. In our own circles, we know people that are staying inside in total isolation, those who are going out for walks (with and without people), and, as we heard loud and clear from Italy not to–having people over for dinner. How people adapt their behavior during pandemics is instinctual, such as social isolation and distancing, but how can we say for certain that these measures will help us predict the course of this coronavirus epidemic? According to Luca Pani, a professor of psychiatry and pharmacology, there are two important variables in the equation–not only our adaptive behavioral changes such as distancing–the human being and the virus. Psychologically speaking, the individual in a pandemic will go through three phases in the adaptation of their behavior. First, the individual will have adapted their behavior, but the infection will remain an endemic despite these efforts. As a result, people will begin to get agitated and doubt. Arbitrary dates exist as to when schools might reopen or we might return to work. It is difficult to know how long this pandemic will last, but for most of us, we can imagine that if we’re still inside when summer hits that people will, at least, be itching to get out. If our efforts prove to be successful in slowing down the epidemic, we may be fooled that the epidemic is over, which is the second phase. In phase three, the pandemic is officially eliminated through long-term strategies such as vaccines. However, given the success of our methods and absence of the virus itself, we won’t implement our long-term strategies as conscientiously and diligently as we should, enabling it to survive. Furthermore, how people adhere to adaptive behavioral changes depends on how they perceive their risk. New Yorkers have more or less gone into quarantine even though Cuomo doesn’t plan to shelter-in case the city. What that looks like exactly varies depending on the individual. Some are operating as if New York were in shelter-in-place mode, and some are walking with friends. Others are taking walks alone. Some people wear masks, and others don’t. Thus, to Professor Pani’s point, it’s very difficult to predict how measures such as quarantine will affect the outcome of a coronavirus because we cannot necessarily predict how people are going to behave. His recommendation? Stay inside. It’s now, not forever.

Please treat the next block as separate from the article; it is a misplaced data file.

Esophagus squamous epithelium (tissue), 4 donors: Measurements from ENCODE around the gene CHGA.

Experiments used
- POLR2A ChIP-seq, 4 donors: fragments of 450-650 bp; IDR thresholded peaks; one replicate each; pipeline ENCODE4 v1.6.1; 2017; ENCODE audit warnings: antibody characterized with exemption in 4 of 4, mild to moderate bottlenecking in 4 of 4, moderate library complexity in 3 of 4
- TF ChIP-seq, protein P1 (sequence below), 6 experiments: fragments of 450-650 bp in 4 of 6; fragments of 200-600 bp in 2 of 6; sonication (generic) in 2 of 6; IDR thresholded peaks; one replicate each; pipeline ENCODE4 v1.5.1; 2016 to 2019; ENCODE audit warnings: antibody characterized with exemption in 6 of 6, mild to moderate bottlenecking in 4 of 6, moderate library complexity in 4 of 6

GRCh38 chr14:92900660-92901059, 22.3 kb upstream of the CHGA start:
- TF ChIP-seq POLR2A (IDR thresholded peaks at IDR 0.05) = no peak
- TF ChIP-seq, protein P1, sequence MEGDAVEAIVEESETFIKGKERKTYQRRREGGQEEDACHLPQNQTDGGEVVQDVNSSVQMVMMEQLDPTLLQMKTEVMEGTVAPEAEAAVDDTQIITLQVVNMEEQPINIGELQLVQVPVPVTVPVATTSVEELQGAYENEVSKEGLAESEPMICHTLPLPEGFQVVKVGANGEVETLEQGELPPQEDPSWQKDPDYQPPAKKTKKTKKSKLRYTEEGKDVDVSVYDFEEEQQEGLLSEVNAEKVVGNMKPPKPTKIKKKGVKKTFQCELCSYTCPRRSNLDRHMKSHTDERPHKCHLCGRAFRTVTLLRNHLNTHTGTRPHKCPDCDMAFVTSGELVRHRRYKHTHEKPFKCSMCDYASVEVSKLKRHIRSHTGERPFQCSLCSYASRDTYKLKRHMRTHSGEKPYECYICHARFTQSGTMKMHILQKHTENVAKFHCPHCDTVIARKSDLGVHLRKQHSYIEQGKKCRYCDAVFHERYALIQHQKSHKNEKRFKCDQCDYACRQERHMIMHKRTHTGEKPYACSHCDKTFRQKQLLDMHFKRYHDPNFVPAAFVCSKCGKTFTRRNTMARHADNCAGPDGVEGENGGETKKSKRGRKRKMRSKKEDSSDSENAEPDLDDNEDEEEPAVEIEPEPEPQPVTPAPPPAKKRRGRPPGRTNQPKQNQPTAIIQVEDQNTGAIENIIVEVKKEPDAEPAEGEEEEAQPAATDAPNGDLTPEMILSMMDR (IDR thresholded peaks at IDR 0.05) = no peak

The brave act is to listen to the experts and look at the strategies that countries in Asia implemented, such as quarantining and social distancing, in order to save lives. That might mean we’re inside for a while. It could very well mean we’re going to have to adapt our behavior longer than we would like. Nonetheless, we could be setting ourselves for trouble in the near and far future if we don’t listen to the experts now and moving forward. If we have to be inside then, why don’t we make the most of it? As Dr. Matthew Cook said in a recent Delic Radio episode, what if we were to decide that this year was going to be the healthiest years of our lives? What if we were to imagine how we wanted things to change, clearly and specifically, not only in our own lives but the world in which we live? Individually and collectively, can we imagine a brighter future? .
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